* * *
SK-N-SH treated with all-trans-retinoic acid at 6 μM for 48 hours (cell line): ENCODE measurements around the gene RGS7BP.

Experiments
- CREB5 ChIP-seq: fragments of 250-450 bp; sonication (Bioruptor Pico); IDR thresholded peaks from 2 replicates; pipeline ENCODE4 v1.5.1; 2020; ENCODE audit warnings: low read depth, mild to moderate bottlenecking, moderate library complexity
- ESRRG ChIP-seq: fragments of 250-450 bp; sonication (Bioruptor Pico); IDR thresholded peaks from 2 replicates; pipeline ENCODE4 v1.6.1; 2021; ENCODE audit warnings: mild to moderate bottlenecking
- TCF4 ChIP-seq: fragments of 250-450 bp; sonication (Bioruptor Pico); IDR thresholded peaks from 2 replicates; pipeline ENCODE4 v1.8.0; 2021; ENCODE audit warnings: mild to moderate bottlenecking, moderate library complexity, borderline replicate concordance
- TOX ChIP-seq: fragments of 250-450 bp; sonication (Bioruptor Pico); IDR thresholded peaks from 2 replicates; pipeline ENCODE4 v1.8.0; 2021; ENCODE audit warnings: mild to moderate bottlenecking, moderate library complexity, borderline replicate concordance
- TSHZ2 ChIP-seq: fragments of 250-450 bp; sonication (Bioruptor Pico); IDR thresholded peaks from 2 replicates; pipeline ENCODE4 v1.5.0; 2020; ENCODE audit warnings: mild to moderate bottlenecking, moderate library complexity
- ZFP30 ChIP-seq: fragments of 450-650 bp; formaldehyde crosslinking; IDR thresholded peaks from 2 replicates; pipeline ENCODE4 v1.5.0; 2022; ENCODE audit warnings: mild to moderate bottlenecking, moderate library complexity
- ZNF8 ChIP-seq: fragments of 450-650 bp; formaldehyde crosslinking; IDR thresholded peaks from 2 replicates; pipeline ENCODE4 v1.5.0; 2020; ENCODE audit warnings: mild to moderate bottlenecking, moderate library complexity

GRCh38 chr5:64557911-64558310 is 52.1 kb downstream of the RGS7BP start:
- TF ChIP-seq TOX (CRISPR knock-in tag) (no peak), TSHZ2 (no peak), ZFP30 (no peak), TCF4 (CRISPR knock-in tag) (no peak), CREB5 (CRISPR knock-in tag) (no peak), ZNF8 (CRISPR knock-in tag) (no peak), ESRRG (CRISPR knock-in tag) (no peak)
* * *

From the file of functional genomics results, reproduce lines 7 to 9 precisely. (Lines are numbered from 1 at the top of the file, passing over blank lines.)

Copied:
- TSHZ2 ChIP-seq: fragments of 250-450 bp; sonication (Bioruptor Pico); IDR thresholded peaks from 2 replicates; pipeline ENCODE4 v1.5.0; 2020; ENCODE audit warnings: mild to moderate bottlenecking, moderate library complexity
- ZFP30 ChIP-seq: fragments of 450-650 bp; formaldehyde crosslinking; IDR thresholded peaks from 2 replicates; pipeline ENCODE4 v1.5.0; 2022; ENCODE audit warnings: mild to moderate bottlenecking, moderate library complexity
- ZNF8 ChIP-seq: fragments of 450-650 bp; formaldehyde crosslinking; IDR thresholded peaks from 2 replicates; pipeline ENCODE4 v1.5.0; 2020; ENCODE audit warnings: mild to moderate bottlenecking, moderate library complexity